Q. Is Dowry legal in India?
Dowry is illegal in India under the Dowry Prohibition Act of 1961.
Q. Who is the offender under the Dowry Prohibition Law?
Under the Dowry Prohibition Law it is an offense to both take dowry OR to give dowry. So the groom and his family who have taken dowry can be charged. And if the bride’s family has complied with the dowry demand and given dowry, they can also be charged as guilty as under this law.
The punishment for violating the law is 5 years imprisonment + Rs.15000/- fine or the value of the dowry given, whichever is more.
Q. What is considered to be Dowry?
Any kind of demand made by the groom or his family, that involves a direct or indirect “deal” in connection with the wedding, is considered a dowry. This demand can be made before, or during, or after the wedding. It can be cash, valuable security, property or any other favors.
It includes anything that is sought either directly by the groom’s family or indirectly through a third party. Examples of dowry demands can include things like: “We need our mortgage paid, so we can have the money for the wedding,’ or ‘Our younger son has got into medical school and we need his fees paid,’ or ‘Find a job for this relative,’ or ‘We need a car so your daughter can live comfortably with us.’
Q. How can you tell that it is a Dowry Demand?
Anything that is given by the bride’s family to the groom or his family, that a bride’s party does not offer on its own is dowry.
Anything that a groom’s party asks for directly or indirectly by dropping hints and the bride’s party feels compelled to give – is dowry.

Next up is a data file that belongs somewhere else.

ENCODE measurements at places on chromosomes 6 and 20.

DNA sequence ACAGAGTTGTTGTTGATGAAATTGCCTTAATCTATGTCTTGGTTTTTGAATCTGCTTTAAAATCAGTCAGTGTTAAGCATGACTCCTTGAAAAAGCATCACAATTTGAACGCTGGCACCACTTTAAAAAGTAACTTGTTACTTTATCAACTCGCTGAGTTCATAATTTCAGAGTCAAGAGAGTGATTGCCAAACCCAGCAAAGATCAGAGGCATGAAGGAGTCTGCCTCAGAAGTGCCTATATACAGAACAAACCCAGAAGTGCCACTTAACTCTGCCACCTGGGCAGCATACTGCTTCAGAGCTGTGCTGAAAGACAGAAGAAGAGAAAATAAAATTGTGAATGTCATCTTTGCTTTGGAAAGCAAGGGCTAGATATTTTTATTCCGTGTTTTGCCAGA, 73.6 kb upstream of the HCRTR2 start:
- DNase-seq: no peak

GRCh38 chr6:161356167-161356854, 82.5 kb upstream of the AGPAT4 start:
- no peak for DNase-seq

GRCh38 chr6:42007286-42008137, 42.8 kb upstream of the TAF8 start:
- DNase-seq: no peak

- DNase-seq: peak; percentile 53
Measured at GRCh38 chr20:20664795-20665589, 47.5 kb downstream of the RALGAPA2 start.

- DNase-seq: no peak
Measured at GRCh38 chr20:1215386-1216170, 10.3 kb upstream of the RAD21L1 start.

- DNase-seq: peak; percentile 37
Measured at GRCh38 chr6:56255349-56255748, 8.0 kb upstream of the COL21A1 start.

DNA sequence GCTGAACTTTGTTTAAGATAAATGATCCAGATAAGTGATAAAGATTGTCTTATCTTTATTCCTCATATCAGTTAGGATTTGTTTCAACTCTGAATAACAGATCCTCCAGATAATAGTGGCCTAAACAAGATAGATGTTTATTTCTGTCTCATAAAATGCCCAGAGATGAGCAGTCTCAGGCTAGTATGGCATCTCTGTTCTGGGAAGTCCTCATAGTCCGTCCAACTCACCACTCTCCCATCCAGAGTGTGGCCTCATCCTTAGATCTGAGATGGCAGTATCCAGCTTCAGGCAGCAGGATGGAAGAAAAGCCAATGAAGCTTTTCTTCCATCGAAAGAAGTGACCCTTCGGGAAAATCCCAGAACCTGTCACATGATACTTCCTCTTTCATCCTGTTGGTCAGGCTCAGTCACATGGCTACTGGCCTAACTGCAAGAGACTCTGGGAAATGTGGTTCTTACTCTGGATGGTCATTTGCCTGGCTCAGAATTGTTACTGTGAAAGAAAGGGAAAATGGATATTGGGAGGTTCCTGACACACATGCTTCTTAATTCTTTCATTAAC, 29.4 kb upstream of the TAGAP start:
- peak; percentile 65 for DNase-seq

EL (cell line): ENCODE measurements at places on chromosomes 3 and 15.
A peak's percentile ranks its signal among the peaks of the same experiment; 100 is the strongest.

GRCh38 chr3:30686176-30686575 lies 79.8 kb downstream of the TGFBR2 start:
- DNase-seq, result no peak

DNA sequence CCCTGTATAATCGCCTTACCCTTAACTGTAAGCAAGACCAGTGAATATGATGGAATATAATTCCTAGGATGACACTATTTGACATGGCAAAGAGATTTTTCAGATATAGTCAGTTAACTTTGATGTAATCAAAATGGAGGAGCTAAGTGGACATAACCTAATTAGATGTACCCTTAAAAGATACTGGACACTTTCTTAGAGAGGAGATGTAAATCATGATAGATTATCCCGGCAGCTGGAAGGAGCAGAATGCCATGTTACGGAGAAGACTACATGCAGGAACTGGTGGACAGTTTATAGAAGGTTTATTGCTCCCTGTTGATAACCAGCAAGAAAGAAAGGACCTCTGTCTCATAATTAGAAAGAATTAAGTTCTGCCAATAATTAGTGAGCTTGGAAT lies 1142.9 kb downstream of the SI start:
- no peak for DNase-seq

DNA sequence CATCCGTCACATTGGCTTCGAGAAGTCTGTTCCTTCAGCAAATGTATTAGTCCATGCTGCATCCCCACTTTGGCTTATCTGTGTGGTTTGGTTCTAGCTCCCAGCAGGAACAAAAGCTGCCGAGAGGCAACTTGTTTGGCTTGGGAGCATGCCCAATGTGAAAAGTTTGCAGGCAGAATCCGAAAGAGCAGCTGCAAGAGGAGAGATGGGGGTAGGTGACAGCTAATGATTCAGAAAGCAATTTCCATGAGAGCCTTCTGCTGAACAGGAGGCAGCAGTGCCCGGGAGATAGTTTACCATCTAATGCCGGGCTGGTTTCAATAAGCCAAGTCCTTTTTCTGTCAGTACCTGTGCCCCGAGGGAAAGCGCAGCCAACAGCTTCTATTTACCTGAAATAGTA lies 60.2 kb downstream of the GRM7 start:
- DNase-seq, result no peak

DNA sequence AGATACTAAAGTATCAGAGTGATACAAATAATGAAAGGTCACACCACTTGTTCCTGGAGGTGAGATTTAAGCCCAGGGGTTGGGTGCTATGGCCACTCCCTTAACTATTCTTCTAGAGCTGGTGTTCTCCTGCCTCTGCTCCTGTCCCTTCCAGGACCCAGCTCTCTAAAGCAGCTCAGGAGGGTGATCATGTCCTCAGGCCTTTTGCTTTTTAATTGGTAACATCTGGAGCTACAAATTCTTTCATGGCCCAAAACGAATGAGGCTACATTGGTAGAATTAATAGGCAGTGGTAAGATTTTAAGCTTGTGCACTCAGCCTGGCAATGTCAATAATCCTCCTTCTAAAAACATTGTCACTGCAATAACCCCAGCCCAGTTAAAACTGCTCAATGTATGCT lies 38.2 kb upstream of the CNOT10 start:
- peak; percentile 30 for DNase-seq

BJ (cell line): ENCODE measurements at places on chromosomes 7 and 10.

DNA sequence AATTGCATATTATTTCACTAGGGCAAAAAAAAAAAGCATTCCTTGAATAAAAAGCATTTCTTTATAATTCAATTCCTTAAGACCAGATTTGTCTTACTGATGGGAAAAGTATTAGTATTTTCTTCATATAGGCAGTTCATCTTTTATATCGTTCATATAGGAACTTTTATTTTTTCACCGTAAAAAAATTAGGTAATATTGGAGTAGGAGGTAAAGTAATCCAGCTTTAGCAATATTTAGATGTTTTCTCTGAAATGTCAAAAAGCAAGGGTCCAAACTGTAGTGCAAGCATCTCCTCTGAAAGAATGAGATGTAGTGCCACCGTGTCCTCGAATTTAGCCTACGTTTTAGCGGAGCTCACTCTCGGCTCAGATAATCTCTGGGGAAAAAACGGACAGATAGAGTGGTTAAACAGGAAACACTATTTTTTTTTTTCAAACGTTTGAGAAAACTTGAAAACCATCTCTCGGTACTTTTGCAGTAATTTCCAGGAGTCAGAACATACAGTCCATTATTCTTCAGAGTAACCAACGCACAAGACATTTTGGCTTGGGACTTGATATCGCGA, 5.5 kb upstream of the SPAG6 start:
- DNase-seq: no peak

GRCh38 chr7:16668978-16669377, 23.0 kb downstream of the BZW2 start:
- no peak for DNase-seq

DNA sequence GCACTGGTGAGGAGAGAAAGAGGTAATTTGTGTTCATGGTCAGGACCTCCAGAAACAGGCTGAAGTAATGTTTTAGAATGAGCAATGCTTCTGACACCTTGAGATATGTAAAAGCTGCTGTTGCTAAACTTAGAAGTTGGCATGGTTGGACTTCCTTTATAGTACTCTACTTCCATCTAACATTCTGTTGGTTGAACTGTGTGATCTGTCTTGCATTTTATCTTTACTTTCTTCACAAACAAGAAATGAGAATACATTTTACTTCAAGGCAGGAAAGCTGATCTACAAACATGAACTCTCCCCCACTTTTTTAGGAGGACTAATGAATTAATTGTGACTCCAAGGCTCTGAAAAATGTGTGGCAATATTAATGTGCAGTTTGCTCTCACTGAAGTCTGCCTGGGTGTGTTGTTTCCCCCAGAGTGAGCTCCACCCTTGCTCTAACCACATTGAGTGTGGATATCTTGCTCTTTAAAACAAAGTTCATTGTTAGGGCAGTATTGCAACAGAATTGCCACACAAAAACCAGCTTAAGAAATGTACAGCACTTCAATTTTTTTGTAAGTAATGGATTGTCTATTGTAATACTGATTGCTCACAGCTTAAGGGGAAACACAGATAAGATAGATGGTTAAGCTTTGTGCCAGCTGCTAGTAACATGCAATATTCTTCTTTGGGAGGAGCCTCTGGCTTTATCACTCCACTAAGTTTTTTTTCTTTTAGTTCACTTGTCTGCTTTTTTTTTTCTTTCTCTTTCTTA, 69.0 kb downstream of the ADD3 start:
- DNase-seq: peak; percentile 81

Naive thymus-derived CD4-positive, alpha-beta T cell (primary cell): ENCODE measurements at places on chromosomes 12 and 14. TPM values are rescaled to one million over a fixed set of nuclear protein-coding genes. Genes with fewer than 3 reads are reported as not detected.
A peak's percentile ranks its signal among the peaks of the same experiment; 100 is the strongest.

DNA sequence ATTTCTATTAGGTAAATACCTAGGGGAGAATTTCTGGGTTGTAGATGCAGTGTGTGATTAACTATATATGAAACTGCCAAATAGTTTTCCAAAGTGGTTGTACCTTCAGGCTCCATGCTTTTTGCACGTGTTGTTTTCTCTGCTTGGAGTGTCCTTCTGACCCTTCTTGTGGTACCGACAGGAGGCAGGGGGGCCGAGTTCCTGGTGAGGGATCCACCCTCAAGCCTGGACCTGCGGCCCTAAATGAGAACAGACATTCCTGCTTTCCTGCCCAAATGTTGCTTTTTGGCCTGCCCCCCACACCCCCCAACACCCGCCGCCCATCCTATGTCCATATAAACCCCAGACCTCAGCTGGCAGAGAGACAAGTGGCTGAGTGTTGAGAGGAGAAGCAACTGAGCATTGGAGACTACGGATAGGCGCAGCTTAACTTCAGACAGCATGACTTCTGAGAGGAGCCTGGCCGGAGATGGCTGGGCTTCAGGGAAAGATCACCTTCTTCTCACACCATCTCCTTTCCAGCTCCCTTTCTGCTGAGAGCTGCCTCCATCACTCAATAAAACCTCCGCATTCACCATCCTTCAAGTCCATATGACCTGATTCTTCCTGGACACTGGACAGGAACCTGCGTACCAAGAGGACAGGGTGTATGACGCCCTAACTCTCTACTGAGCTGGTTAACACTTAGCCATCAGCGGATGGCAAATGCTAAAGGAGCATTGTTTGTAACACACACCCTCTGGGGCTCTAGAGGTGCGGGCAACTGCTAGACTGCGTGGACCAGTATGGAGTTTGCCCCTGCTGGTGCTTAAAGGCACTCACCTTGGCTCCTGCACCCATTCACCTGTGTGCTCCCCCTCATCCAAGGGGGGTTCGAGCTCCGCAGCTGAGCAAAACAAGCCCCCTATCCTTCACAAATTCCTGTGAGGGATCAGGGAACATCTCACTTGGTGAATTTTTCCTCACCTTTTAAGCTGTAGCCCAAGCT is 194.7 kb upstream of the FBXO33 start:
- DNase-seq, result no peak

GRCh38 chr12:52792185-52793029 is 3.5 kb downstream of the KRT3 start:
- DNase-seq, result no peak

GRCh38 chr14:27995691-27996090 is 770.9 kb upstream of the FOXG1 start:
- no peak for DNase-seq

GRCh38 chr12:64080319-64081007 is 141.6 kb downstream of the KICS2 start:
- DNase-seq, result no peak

If the bride’s party feels that giving certain things is a pre-condition for the wedding to take place, and they give it because they worry the marriage will be called off – then it is dowry.
If the bride’s family says it cannot afford something and the groom’s family starts negotiating a ‘lesser deal,’ – that is still dowry.
Or after the wedding, if the bride or her family feel like that they either directly or indirectly are expected to meet demands for purchases, money, favors (social, political, economic), — as compensation for marrying their daughter into that family, then these are dowry demands.
Q. What if the bride’s family wants to give the bride and groom a gift of their own desire, but do not want to violate or be accused of violating the dowry law?
If a bride’s parents want to give the newly married couple gifts for the wedding of their own choosing, without being pressured or asked, and they do not want this to be seen as ‘dowry,’or a violation of the Dowry Prohibition Act, then they should have a list drawn up by their lawyer, with details (description, cost etc.) of the gifts they are giving to the couple, and declare that these are gifts they are giving to the couple of their own choosing.
The groom’s family too should have a copy of this list (so they are not accused of taking dowry either). Anything that is given to the bride and groom jointly as a wedding gift, belongs to both of them, and cannot necessarily be legally accounted for later on in case a situation warrants a separation.
Q. What if the bride’s family is not pressured for any dowry, but they want to give their daughter some gifts and securities, which they want to make sure she gets back, if under any circumstance she has to leave the marriage? Or they want to make sure that in the case of her unforeseen death is returned to the family?